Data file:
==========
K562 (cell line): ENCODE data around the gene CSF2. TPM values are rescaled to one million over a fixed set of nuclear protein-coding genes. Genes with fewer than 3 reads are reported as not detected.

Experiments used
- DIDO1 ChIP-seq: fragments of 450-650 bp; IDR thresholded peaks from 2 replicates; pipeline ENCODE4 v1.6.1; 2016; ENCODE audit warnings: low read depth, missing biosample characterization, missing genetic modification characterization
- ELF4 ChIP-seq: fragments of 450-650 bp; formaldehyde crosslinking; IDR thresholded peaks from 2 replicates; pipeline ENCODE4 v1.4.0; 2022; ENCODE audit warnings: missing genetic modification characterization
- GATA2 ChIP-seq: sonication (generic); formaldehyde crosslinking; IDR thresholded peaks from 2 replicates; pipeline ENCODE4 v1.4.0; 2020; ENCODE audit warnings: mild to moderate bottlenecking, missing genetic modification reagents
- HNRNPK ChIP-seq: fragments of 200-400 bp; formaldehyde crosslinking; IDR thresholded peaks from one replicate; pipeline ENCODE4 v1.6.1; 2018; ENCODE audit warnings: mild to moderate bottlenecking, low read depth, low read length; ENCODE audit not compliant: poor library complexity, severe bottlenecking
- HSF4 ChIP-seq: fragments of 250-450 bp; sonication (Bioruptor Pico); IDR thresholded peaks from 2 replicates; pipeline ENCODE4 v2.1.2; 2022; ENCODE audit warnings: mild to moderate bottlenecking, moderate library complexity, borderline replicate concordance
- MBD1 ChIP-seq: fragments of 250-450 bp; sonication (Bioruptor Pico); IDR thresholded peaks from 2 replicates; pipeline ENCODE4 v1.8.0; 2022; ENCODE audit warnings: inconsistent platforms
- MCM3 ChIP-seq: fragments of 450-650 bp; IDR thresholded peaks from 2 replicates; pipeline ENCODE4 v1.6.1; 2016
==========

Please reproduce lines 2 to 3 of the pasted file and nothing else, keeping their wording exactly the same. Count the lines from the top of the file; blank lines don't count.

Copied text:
Experiments used
- DIDO1 ChIP-seq: fragments of 450-650 bp; IDR thresholded peaks from 2 replicates; pipeline ENCODE4 v1.6.1; 2016; ENCODE audit warnings: low read depth, missing biosample characterization, missing genetic modification characterization